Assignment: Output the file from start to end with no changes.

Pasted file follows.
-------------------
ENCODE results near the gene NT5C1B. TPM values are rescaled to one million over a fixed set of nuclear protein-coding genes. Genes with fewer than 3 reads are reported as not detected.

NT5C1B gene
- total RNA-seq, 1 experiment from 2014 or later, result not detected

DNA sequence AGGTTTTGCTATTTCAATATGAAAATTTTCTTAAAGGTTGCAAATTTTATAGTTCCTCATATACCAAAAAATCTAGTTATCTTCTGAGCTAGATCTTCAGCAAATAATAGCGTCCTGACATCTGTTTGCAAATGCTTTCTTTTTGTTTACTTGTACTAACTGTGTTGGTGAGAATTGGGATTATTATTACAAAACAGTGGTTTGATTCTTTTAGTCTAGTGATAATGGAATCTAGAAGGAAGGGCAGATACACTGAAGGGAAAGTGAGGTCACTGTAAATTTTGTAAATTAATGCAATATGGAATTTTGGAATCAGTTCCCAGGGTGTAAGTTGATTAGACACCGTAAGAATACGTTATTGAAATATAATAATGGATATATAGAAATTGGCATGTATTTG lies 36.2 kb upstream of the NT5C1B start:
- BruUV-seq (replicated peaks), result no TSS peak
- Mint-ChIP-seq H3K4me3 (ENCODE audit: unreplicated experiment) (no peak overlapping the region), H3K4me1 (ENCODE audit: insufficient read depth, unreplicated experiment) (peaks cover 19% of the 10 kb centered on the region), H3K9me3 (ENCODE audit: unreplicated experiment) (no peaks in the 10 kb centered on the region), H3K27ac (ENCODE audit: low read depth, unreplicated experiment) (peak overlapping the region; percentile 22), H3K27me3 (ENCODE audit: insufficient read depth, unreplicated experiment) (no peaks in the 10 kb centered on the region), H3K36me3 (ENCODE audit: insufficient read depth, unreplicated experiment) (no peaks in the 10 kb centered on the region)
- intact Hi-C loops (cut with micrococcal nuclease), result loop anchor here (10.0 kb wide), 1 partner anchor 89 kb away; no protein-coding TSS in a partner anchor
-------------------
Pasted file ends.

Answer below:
ENCODE results near the gene NT5C1B. TPM values are rescaled to one million over a fixed set of nuclear protein-coding genes. Genes with fewer than 3 reads are reported as not detected.

NT5C1B gene
- total RNA-seq, 1 experiment from 2014 or later, result not detected

DNA sequence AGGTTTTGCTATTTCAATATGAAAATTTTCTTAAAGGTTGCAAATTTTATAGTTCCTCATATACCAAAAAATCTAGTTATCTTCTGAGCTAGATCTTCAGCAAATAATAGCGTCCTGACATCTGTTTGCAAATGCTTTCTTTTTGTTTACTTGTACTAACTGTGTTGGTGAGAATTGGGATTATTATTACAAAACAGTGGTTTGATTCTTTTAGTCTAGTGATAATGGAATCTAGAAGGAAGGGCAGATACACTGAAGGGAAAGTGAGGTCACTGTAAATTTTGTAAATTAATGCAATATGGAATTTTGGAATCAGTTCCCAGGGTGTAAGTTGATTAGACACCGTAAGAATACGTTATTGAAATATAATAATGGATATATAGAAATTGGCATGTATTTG lies 36.2 kb upstream of the NT5C1B start:
- BruUV-seq (replicated peaks), result no TSS peak
- Mint-ChIP-seq H3K4me3 (ENCODE audit: unreplicated experiment) (no peak overlapping the region), H3K4me1 (ENCODE audit: insufficient read depth, unreplicated experiment) (peaks cover 19% of the 10 kb centered on the region), H3K9me3 (ENCODE audit: unreplicated experiment) (no peaks in the 10 kb centered on the region), H3K27ac (ENCODE audit: low read depth, unreplicated experiment) (peak overlapping the region; percentile 22), H3K27me3 (ENCODE audit: insufficient read depth, unreplicated experiment) (no peaks in the 10 kb centered on the region), H3K36me3 (ENCODE audit: insufficient read depth, unreplicated experiment) (no peaks in the 10 kb centered on the region)
- intact Hi-C loops (cut with micrococcal nuclease), result loop anchor here (10.0 kb wide), 1 partner anchor 89 kb away; no protein-coding TSS in a partner anchor